When to Contact a Medical Professional
Take the following symptoms seriously. If you cannot see your health care provider immediately, go to the emergency room or call 911 if:
- This is the first headache you have ever had in your life and it interferes with your daily activities
- Your headache comes on suddenly and is explosive or violent
- You would describe your headache as "your worst ever" even if you are prone to headaches
- Your headache is associated with slurred speech, change in vision, problems moving your arms or legs, loss of balance, confusion, or memory loss
- Your headache gets progressively worse over a 24-hour period
- Your headache is accompanied by fever, stiff neck, nausea, and vomiting
- Your headache occurs with a head injury
- Your headache is severe and localized to one eye with redness in that eye
- You are over age 50 and your headaches just began, especially with impaired vision and pain while chewing
- You have cancer and develop a new headache
See your provider soon if:
- Your headaches wake you up from sleep
- A headache lasts more than a few days
- Headaches are worse in the morning
- You have a history of headaches but they have changed in pattern or intensity
- You have headaches frequently, and there is no known cause
What to Expect at Your Office Visit
Your health care provider will obtain your medical history and will perform an examination of your head, eyes, ears, nose, throat, neck, and nervous system.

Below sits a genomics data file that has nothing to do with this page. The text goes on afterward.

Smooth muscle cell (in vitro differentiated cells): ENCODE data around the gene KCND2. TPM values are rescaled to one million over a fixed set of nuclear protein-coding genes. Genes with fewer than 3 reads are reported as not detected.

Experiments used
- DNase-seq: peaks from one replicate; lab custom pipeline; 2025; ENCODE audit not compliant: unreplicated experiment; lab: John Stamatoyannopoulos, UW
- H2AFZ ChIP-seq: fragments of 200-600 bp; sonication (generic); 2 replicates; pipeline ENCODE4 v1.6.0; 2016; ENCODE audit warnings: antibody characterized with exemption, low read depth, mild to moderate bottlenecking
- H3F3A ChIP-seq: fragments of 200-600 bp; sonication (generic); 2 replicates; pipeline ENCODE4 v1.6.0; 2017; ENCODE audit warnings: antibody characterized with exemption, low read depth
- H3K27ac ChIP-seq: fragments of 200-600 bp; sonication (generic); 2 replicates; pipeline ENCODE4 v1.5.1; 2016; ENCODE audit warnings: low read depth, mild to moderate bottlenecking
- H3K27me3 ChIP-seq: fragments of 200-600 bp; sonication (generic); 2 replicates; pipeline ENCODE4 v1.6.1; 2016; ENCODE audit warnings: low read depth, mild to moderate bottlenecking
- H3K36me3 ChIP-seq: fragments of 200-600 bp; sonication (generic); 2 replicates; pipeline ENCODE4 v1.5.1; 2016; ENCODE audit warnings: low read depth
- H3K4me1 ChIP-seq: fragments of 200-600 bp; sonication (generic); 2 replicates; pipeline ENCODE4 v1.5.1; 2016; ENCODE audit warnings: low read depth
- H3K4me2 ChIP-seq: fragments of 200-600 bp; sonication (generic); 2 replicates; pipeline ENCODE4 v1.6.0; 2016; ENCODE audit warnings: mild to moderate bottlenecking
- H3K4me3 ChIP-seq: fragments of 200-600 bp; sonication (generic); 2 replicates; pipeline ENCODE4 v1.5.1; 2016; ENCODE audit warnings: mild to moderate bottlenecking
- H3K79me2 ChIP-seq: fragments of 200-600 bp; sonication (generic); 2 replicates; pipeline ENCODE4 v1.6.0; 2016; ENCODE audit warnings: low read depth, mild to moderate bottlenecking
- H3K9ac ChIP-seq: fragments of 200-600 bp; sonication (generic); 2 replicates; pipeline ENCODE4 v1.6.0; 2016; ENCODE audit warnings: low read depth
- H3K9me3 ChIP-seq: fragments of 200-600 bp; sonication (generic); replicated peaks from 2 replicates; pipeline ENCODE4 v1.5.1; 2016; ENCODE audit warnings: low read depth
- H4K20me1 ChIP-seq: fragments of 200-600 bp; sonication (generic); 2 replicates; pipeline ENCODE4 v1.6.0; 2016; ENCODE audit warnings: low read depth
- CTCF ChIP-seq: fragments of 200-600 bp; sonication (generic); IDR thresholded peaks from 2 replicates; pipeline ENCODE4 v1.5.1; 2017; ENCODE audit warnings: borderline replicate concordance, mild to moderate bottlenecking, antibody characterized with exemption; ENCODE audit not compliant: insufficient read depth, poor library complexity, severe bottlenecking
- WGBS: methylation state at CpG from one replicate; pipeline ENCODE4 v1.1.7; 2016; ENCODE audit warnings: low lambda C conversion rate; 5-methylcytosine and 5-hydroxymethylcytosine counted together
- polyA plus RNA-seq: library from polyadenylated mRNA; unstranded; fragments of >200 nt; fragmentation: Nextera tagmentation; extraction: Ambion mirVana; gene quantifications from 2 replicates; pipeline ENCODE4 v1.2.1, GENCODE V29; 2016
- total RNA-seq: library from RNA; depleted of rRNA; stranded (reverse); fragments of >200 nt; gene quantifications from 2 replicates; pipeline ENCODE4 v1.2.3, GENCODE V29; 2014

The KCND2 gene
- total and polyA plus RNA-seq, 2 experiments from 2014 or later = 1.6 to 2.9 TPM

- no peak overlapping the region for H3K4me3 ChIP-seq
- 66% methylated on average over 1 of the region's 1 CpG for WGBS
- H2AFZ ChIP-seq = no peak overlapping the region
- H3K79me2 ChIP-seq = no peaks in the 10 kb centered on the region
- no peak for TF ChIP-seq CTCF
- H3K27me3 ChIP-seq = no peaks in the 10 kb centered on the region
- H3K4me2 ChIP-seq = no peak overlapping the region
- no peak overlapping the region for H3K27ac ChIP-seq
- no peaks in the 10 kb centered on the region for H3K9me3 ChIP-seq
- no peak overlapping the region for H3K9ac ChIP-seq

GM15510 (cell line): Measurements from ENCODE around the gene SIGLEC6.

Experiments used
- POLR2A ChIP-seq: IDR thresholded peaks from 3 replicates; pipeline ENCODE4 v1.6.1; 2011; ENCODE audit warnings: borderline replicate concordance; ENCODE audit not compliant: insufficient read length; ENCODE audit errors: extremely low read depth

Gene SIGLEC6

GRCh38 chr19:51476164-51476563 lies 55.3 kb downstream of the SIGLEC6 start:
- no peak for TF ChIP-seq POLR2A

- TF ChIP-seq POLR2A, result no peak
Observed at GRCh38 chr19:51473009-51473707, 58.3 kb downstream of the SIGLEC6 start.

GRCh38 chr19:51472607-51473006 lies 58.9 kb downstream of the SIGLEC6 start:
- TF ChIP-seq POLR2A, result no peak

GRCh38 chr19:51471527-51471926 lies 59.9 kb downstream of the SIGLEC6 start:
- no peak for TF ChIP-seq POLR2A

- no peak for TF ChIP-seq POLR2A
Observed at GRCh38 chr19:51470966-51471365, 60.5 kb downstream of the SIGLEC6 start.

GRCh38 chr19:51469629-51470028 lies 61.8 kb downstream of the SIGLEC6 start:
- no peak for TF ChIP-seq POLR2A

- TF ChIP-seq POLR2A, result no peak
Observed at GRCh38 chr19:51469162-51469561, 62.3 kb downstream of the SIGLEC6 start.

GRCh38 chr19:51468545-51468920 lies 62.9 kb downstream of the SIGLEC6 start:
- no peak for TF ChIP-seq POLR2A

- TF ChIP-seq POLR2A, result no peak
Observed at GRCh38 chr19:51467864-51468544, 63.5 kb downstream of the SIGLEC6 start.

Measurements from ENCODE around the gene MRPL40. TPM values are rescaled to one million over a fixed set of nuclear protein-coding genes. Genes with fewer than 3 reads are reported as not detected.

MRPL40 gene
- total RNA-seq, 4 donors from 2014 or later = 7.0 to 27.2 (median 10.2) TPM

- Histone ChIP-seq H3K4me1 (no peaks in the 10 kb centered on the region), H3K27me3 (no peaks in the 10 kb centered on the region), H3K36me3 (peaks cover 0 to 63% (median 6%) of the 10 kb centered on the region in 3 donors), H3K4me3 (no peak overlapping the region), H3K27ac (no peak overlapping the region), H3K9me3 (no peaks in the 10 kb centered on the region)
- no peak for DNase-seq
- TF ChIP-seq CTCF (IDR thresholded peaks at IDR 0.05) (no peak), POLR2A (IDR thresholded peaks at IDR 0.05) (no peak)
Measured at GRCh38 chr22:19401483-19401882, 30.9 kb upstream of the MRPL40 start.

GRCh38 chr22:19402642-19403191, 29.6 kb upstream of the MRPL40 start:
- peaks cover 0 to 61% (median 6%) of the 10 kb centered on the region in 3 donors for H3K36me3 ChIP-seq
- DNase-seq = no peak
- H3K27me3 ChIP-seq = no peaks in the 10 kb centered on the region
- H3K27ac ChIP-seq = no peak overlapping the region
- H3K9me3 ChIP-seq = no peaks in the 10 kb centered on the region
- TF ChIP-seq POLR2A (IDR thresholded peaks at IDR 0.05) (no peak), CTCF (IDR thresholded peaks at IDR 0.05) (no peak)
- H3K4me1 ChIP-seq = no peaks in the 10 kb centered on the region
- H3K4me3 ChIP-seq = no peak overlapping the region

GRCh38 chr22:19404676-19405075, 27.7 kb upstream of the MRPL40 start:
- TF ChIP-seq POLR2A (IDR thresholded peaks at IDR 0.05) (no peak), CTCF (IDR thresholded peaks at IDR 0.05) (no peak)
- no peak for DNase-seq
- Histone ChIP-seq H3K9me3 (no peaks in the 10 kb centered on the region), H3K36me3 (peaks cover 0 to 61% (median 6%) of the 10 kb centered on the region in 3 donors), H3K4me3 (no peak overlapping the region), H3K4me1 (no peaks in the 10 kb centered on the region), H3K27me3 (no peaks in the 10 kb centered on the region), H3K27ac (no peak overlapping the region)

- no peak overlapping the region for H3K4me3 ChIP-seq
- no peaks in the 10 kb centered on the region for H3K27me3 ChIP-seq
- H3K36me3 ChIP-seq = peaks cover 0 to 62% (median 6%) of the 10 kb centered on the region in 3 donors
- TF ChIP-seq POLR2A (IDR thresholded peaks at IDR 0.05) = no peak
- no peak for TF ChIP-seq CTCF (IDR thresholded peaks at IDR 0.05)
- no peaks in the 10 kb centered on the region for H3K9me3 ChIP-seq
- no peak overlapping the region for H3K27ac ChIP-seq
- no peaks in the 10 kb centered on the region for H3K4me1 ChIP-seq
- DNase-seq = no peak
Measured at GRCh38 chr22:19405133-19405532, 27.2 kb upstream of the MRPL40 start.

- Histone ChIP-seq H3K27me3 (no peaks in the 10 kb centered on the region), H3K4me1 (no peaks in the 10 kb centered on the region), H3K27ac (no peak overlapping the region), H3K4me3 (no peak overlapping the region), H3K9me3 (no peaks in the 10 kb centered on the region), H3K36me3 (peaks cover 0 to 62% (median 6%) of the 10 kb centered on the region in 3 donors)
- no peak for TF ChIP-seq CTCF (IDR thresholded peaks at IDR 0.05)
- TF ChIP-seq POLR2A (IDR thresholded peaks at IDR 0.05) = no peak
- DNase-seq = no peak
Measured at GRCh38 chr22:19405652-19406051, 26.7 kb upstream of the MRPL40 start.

The diagnosis is usually based on your history of symptoms. A "headache diary" may be helpful for recording information about headaches over a period of time. Your doctor may ask questions such as the following:
- Is the headache located in the forehead, around the eyes, in the back of the head, near the temples, behind the eyeball, or all over?
- Is the headache on one side only?
- Is this a new type of headache for you?
- Would you describe the headache as throbbing?
- Is there a pressure or band-like sensation?
- When does the headache occur? How long have you had headaches? How long does each headache last?
- Does the headache awaken you from sleep? Are the headaches worse during the day and better at night?
- Did other symptoms begin shortly after the headaches began? Do headaches occur repeatedly?
- Does the headache reach maximum intensity over 1 to 2 hours?
- Are the headaches worse when you are lying down? Standing up?
- Are the headaches worse when you cough or strain?
- Do they occur at a specific time related to your menstrual period?
- What home treatment have you tried? How effective was it?
Diagnostic tests that may be performed include the following:
- Head CT scan
- Head MRI
- Sinus x-rays
- Temporal artery biopsy
- Lumbar puncture
If a migraine is diagnosed, medications that contain ergot may be prescribed. Temporal arteritis must be treated with steroids to help prevent blindness. Other disorders are treated as is appropriate.
Prevention of Headaches
The following healthy habits can lessen stress and reduce your chance of getting headaches:
- Getting adequate sleep
- Eating a healthy diet
- Exercising regularly
- Stretching your neck and upper body, especially if your work involves typing or using a computer
- Learning proper posture
- Quitting smoking
- Learning to relax using meditation, deep breathing, yoga, or other techniques
- Wearing proper eyeglasses, if needed
Pain - head; Rebound headaches; Medication overuse headaches